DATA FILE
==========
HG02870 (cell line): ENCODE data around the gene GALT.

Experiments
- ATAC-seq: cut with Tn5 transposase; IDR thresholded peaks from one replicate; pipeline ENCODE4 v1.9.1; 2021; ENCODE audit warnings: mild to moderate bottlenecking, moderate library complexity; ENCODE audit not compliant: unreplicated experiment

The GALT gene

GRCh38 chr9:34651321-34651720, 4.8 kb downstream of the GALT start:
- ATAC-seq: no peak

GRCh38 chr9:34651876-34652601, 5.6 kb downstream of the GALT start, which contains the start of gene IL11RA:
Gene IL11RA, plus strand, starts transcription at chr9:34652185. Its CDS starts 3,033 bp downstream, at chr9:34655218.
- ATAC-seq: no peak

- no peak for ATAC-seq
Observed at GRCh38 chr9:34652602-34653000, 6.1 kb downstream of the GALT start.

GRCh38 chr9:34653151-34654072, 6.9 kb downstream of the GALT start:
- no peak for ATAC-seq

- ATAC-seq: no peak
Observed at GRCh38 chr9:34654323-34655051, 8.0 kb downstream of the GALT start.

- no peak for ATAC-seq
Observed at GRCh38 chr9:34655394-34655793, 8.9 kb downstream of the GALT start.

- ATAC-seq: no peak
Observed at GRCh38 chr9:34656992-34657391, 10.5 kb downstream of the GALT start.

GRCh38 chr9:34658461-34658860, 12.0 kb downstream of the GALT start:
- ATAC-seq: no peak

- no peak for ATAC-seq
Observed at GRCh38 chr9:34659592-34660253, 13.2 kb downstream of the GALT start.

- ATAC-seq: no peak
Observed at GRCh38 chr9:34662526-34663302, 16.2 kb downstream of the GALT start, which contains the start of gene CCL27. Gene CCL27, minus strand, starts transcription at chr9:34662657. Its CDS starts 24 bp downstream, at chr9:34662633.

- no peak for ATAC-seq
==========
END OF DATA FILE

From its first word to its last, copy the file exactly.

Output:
HG02870 (cell line): ENCODE data around the gene GALT.

Experiments
- ATAC-seq: cut with Tn5 transposase; IDR thresholded peaks from one replicate; pipeline ENCODE4 v1.9.1; 2021; ENCODE audit warnings: mild to moderate bottlenecking, moderate library complexity; ENCODE audit not compliant: unreplicated experiment

The GALT gene

GRCh38 chr9:34651321-34651720, 4.8 kb downstream of the GALT start:
- ATAC-seq: no peak

GRCh38 chr9:34651876-34652601, 5.6 kb downstream of the GALT start, which contains the start of gene IL11RA:
Gene IL11RA, plus strand, starts transcription at chr9:34652185. Its CDS starts 3,033 bp downstream, at chr9:34655218.
- ATAC-seq: no peak

- no peak for ATAC-seq
Observed at GRCh38 chr9:34652602-34653000, 6.1 kb downstream of the GALT start.

GRCh38 chr9:34653151-34654072, 6.9 kb downstream of the GALT start:
- no peak for ATAC-seq

- ATAC-seq: no peak
Observed at GRCh38 chr9:34654323-34655051, 8.0 kb downstream of the GALT start.

- no peak for ATAC-seq
Observed at GRCh38 chr9:34655394-34655793, 8.9 kb downstream of the GALT start.

- ATAC-seq: no peak
Observed at GRCh38 chr9:34656992-34657391, 10.5 kb downstream of the GALT start.

GRCh38 chr9:34658461-34658860, 12.0 kb downstream of the GALT start:
- ATAC-seq: no peak

- no peak for ATAC-seq
Observed at GRCh38 chr9:34659592-34660253, 13.2 kb downstream of the GALT start.

- ATAC-seq: no peak
Observed at GRCh38 chr9:34662526-34663302, 16.2 kb downstream of the GALT start, which contains the start of gene CCL27. Gene CCL27, minus strand, starts transcription at chr9:34662657. Its CDS starts 24 bp downstream, at chr9:34662633.

- no peak for ATAC-seq